Now that the molecular revolution has hit, DNA sequence data have swung the pendulum the other way. Shultz & Brady (2008) used sequences from 4 nuclear genes to look at attine phylogeny. They did well within the attines, and although deeper relationships were poorly supported there was enough signal to reject a Proatta – Attine link. Here’s a simplified tree:So at present it seems as though Weber’s contention may be correct. Insofar as one trusts genetic data and distrusts larval morphology, the spines of Mycocepurus and Proatta are convergent.

Anyway. Time to tally the points.

6 to Scot for guessing Proatta and answering the convergence question first. 6 more for MarekB, who additionally got the Mycocepurus and based the convergence on a more thorough set of references.

Proatta butteli

6 thoughts on “Answer to the Monday Night Mystery: Proatta and the Attines”

  1. Well, if it’s not related to the attines, then what’s it related to besides Crematogaster and Meranoplus? And do we still not have a particularly close relative of the Attini? Bummer.

    If it is indeed convergent evolution, this has to be one of the most complex cases ever. Spines, larval forms, even their queens look look similar to my untrained eye. Taxonomy never ends, I guess.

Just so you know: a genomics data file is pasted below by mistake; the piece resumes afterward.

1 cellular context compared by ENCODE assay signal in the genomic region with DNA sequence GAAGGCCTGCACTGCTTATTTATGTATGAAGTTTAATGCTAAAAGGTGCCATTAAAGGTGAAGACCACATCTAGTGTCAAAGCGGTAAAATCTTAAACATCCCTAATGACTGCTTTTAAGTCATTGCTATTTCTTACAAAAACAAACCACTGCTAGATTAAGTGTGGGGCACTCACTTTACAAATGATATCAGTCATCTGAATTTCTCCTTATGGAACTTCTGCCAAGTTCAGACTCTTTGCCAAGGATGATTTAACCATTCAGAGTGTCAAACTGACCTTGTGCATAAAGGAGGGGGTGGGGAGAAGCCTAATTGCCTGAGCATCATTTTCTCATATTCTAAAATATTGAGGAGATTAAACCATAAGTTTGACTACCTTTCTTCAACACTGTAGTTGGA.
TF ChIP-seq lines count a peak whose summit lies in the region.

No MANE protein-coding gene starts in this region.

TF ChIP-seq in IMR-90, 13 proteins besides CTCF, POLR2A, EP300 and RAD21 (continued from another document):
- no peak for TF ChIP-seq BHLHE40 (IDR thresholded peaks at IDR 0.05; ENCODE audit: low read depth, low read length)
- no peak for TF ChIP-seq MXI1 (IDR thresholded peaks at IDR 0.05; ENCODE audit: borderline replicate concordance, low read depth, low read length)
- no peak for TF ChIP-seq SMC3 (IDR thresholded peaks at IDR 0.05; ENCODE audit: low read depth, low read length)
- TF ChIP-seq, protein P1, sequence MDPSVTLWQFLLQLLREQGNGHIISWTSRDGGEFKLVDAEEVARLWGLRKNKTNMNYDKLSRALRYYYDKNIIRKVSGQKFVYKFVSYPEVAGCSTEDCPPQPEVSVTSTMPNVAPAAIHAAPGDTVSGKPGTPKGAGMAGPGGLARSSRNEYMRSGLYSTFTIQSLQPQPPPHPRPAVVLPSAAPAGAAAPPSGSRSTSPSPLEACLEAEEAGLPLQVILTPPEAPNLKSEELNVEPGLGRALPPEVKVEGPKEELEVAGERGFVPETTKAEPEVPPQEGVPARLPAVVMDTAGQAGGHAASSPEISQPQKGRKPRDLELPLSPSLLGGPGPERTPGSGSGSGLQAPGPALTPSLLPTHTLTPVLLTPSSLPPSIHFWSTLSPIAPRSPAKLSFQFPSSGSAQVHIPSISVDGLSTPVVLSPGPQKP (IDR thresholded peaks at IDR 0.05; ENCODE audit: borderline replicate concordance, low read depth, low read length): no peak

1. This seems to be the general trouble with Myrmicinae. It wasn’t clear from morphology how many of the genera were related. And the first molecular data has done little other than show how difficult the myrmicine phylogeny will be. There’s strong support for some non-intuitive groups (Myrmicaria + Monomorium, for example), but mush all along large parts of the backbone of the tree. It’s not just attines that are problematic. It’s also dacetines, solenopsidines, etc. It looks as though large parts of the subfamily arose nearly all at once, a long time ago, in a fashion that will be very difficult to reconstruct.

      Brady et al (2006), using several genes, inferred 5 general groupings:

      1. Myrmicini (Pogonomyrmex + Manica +Myrmica)
      2. Messor and associated forms (Aphaenogaster + Messor + Stenamma)
      3. Solenopsis and associated forms (Solenopsis + Monomorium + Myrmicaria)
      4. Large Odd Group 1 (Pheidole, Attines, Dacetines, Cephalotines, Wasmannia, and others)
      5. Large Odd Group 2 (Leptothorax, Temnothorax, Tetramorium, Crematogaster, some “Solenopsisdini”, and others). Proatta fits in here.

      But even these groups might be overturned with more data and different kinds of analyses. So you’re right- taxonomy never ends.

    1. It’s a rank between subfamily and genus. Like all categories other than species, it’s an arbitrary grouping that reflects the opinion of the taxonomist rather than anything about the biology of the organisms.

        1. Up to a few decades ago attini were defined, as you state, on the basis of their fungus-growing habits and some common morphological features.

          As systematics has become more evolutionary, taxa are now defined genealogically. So attini might properly be thought of as all the descendants of the common ancestor of Atta and Apterostigma. (Those two lineages are the most distantly related of the genera).